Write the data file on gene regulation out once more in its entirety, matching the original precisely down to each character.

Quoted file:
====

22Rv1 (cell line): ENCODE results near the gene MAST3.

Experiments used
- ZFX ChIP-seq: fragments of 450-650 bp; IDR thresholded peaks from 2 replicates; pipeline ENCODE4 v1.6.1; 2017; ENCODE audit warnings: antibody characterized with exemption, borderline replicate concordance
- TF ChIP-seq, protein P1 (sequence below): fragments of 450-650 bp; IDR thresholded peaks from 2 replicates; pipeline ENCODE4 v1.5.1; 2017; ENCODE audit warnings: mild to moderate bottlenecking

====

22Rv1 (cell line): ENCODE results near the gene MAST3.

Experiments used
- ZFX ChIP-seq: fragments of 450-650 bp; IDR thresholded peaks from 2 replicates; pipeline ENCODE4 v1.6.1; 2017; ENCODE audit warnings: antibody characterized with exemption, borderline replicate concordance
- TF ChIP-seq, protein P1 (sequence below): fragments of 450-650 bp; IDR thresholded peaks from 2 replicates; pipeline ENCODE4 v1.5.1; 2017; ENCODE audit warnings: mild to moderate bottlenecking